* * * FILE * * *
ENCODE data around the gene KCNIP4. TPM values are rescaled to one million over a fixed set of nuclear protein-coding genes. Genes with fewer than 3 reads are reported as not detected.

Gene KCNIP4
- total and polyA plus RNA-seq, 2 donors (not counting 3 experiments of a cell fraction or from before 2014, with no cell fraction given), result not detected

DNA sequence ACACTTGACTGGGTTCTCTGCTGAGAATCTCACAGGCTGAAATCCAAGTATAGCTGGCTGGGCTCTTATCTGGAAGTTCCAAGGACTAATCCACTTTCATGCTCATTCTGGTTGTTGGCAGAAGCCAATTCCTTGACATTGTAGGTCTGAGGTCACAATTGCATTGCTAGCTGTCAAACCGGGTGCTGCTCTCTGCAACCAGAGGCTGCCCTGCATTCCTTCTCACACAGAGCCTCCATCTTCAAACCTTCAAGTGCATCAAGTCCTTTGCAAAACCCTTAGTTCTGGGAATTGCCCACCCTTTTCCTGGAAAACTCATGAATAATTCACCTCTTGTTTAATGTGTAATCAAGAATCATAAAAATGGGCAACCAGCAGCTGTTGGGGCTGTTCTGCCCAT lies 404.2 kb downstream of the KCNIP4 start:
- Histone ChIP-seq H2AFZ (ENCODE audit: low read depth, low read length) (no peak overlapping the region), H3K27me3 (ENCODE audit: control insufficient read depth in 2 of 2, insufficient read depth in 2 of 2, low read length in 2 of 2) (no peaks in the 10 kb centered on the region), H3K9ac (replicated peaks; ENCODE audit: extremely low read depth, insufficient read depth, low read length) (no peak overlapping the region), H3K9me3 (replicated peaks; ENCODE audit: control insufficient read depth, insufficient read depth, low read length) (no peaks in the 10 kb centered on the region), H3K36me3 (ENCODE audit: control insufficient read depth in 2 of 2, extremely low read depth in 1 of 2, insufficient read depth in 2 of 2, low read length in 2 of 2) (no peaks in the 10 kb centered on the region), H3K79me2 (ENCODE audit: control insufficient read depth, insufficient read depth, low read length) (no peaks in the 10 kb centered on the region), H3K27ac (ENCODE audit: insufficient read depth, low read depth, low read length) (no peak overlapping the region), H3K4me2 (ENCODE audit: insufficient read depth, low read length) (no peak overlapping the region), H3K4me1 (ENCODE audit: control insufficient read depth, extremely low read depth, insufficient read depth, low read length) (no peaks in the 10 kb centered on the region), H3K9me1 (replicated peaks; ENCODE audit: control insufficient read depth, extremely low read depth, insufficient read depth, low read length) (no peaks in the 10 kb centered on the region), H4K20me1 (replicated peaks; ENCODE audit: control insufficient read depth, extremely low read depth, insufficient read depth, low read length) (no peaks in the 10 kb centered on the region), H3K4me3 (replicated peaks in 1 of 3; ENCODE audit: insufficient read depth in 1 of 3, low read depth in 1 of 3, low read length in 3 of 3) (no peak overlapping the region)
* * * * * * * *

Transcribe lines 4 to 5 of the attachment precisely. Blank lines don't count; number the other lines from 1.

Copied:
DNA sequence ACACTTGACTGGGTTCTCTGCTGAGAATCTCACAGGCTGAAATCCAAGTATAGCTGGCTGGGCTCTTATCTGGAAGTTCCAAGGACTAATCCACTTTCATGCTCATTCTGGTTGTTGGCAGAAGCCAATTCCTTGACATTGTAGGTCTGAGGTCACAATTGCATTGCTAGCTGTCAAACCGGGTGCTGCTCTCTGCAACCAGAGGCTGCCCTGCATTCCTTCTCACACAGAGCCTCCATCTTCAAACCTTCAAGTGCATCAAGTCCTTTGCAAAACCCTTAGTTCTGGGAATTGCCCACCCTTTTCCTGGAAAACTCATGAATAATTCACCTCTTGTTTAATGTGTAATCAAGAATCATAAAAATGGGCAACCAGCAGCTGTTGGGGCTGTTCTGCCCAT lies 404.2 kb downstream of the KCNIP4 start:
- Histone ChIP-seq H2AFZ (ENCODE audit: low read depth, low read length) (no peak overlapping the region), H3K27me3 (ENCODE audit: control insufficient read depth in 2 of 2, insufficient read depth in 2 of 2, low read length in 2 of 2) (no peaks in the 10 kb centered on the region), H3K9ac (replicated peaks; ENCODE audit: extremely low read depth, insufficient read depth, low read length) (no peak overlapping the region), H3K9me3 (replicated peaks; ENCODE audit: control insufficient read depth, insufficient read depth, low read length) (no peaks in the 10 kb centered on the region), H3K36me3 (ENCODE audit: control insufficient read depth in 2 of 2, extremely low read depth in 1 of 2, insufficient read depth in 2 of 2, low read length in 2 of 2) (no peaks in the 10 kb centered on the region), H3K79me2 (ENCODE audit: control insufficient read depth, insufficient read depth, low read length) (no peaks in the 10 kb centered on the region), H3K27ac (ENCODE audit: insufficient read depth, low read depth, low read length) (no peak overlapping the region), H3K4me2 (ENCODE audit: insufficient read depth, low read length) (no peak overlapping the region), H3K4me1 (ENCODE audit: control insufficient read depth, extremely low read depth, insufficient read depth, low read length) (no peaks in the 10 kb centered on the region), H3K9me1 (replicated peaks; ENCODE audit: control insufficient read depth, extremely low read depth, insufficient read depth, low read length) (no peaks in the 10 kb centered on the region), H4K20me1 (replicated peaks; ENCODE audit: control insufficient read depth, extremely low read depth, insufficient read depth, low read length) (no peaks in the 10 kb centered on the region), H3K4me3 (replicated peaks in 1 of 3; ENCODE audit: insufficient read depth in 1 of 3, low read depth in 1 of 3, low read length in 3 of 3) (no peak overlapping the region)